by Rajan Philips
PAKISTAN’S twisted political saga continues without the slightest deviation from a tired and predictable script. PTI chairman Imran Khan has been found guilty of “corrupt practices”, disqualified from representing the people of Pakistan, fined Rs100,000, and sentenced to three years in jail for good measure.
Dawn (Pakistan Daily), August 6 Editorial The only relevance to Sri Lanka in the citation above is how a “twisted political saga continues without the slightest deviation from a tired and predictable script.” Sri Lanka’s political saga is also twisted but in far less precarious and less intractable ways than in Pakistan. Put another way, Sri Lanka’s political saga is a muddling version of the more dangerous drama in Pakistan. And the muddling version, in my view, arises out of Ranil Wickremesinghe’s moves and maneuvers to be a candidate at the next presidential election. His obstinate objective is to become an elected president after quite fortuitously becoming a caretaker president. And why is that objectionable? Here is why.
After he was ousted from office in April 2022 through the chicanery of a no confidence motion in parliament, Imran Khan has been agitating for general elections to be held for the people to decide who should be running their government – elected representatives or ensconced army generals. After ignoring the election calls for over a year, the Shehbaz Sharif government has dissolved parliament (for new elections mandated to be held within 90 days) just three days after the Election Commission barred the former Prime Minister from running for office for the next five years. The five year disbarment is based on the ridiculous three year jail sentence that the lower courts have meted out to Imran Khan based on spurious charges of improper declaration of ceremonial gifts received from foreign dignitaries. So, Pakistan’s tragic political drama continues with the same old script and the same unhidden military hand, but with a different cast of actors.
Unlike in Pakistan, there is no military hand in Sri Lanka, hidden or not hidden, despite occasional speculations to the contrary. The stifling leviathan in Sri Lanka is the Executive Presidency, which over a period of 46 years has emaciated parliament and reduced a reasonably well-functioning administrative machinery to institutional dysfunctionality. There are two sides to Sri Lanka’s current crisis: A collapsed economy and a dysfunctional political and administrative system. It is the latter dysfunctionality that primarily caused the collapse of the economy. At least a partial reforming of the political and administrative systems is necessary if the economy is to be salvaged and put on a sustainable development path.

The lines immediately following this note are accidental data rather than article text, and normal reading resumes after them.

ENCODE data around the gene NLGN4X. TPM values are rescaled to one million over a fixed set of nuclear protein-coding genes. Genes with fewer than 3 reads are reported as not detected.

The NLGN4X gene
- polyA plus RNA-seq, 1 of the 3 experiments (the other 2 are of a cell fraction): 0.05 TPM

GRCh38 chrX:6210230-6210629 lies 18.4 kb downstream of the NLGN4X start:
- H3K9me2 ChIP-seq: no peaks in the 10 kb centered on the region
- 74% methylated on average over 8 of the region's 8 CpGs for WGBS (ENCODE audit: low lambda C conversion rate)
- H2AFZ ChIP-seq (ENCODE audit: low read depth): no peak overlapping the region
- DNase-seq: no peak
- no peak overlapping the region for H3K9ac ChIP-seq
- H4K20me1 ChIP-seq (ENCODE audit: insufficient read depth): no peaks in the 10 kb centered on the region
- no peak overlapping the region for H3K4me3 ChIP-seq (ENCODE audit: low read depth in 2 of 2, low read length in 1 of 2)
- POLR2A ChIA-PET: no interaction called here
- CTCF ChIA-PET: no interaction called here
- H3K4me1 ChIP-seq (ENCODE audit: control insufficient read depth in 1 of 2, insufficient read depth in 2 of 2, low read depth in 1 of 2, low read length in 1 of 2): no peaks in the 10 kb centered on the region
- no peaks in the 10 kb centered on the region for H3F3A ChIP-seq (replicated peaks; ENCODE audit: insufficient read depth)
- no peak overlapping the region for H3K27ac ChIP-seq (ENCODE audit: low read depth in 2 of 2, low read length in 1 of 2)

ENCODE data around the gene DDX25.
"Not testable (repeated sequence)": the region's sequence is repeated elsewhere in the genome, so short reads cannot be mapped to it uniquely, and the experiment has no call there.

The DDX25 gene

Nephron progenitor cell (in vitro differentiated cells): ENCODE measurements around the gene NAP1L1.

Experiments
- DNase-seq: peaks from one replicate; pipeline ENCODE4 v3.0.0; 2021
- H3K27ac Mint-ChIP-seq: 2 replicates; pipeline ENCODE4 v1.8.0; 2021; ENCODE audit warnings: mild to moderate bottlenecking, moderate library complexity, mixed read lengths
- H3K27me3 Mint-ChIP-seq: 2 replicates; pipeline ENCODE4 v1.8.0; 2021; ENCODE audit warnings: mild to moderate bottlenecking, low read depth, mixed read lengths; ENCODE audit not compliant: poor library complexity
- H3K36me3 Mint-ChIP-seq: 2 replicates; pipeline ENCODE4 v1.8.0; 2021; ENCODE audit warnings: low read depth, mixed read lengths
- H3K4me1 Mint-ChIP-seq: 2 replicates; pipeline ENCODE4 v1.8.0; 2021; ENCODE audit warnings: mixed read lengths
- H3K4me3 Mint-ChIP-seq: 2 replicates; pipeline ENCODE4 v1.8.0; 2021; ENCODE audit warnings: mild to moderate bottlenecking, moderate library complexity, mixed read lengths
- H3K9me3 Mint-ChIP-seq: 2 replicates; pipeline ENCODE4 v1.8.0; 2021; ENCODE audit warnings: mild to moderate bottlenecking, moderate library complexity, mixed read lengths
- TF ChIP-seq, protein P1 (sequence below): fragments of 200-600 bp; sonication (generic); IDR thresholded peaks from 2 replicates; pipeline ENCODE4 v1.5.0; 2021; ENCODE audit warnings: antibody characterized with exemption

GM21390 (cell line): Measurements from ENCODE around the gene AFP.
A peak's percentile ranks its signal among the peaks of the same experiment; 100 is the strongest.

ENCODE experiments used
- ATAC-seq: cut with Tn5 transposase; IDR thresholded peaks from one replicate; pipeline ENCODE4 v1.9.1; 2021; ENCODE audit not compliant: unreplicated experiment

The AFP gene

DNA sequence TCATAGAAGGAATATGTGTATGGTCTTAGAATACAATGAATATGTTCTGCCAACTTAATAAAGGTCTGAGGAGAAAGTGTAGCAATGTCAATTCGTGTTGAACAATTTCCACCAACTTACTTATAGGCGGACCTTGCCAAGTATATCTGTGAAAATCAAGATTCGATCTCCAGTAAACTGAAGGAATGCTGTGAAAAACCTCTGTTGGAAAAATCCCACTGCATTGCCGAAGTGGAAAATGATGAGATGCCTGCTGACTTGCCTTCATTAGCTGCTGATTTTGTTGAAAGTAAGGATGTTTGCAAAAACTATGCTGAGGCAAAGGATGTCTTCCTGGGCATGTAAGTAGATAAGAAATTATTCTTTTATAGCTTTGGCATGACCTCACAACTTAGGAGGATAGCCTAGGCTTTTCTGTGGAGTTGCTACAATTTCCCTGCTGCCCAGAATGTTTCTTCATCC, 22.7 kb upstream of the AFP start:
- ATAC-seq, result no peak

My contention is that any and all possibilities of even a partial political reform are being destroyed by Ranil Wickremesinghe’s pre-occupation with becoming an elected president. Put another way, going ahead with the next presidential election, whenever it is due or prematurely called, and enabling Wickremesinghe to become an elected President will permanently entrench the current political deformities. That will also scupper all efforts toward saving the economy and growing it.
The situation will not be any different or the prospects for reform will not get any better even if Ranil Wickremesinghe were to be defeated in a presidential election and someone else were to become President. This will be so even if Anura Kumara Dissanayake were to become the next elected President of Sri Lanka. It is not because Mr. Dissanayake will not sincerely try to achieve political reform including the ending of the elected presidential system. It is because his efforts will be systemically frustrated. He will be frustrated by parliament; the majority of whose members will be hostile to any constitutional reform initiative that the JVP may sponsor. The hostility and sabotage will be there whether it is the current parliament or a future parliament with JVP having as many as forty times more MPs than it has today.
Historically, the very first election for a new President in 1982 featured a candidate who ran on the sole plank of dismantling the presidential system, restoring parliamentary government, and selflessly withdrawing from power. That was Colvin R de Silva, but his promises were resoundingly rejected, and he became ‘the prophet outcast’ at home, though not quite like in the circumstances of Leon Trotsky in post-revolutionary Russia.
In every presidential election from 1994 till 2015, the winning and losing candidates promised to abolish the presidential system but did nothing about it after the elections. The biggest betrayer was Maithripala Sirisena who won the election in 2015 as a common opposition candidate and unprecedentedly defeating an incumbent president. Sirisena’s co-conspirator was Ranil Wickremesinghe even though the two men were mutually estranged as political bedfellows.